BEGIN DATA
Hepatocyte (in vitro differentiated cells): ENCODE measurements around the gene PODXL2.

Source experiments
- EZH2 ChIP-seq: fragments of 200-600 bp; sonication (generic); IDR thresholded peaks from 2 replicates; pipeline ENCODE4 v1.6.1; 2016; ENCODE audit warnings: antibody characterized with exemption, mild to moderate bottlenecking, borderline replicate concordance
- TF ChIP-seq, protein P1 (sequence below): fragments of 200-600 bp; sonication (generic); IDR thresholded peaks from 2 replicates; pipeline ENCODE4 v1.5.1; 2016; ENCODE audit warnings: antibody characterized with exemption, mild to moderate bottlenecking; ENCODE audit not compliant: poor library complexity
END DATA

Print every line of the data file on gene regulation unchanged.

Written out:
Hepatocyte (in vitro differentiated cells): ENCODE measurements around the gene PODXL2.

Source experiments
- EZH2 ChIP-seq: fragments of 200-600 bp; sonication (generic); IDR thresholded peaks from 2 replicates; pipeline ENCODE4 v1.6.1; 2016; ENCODE audit warnings: antibody characterized with exemption, mild to moderate bottlenecking, borderline replicate concordance
- TF ChIP-seq, protein P1 (sequence below): fragments of 200-600 bp; sonication (generic); IDR thresholded peaks from 2 replicates; pipeline ENCODE4 v1.5.1; 2016; ENCODE audit warnings: antibody characterized with exemption, mild to moderate bottlenecking; ENCODE audit not compliant: poor library complexity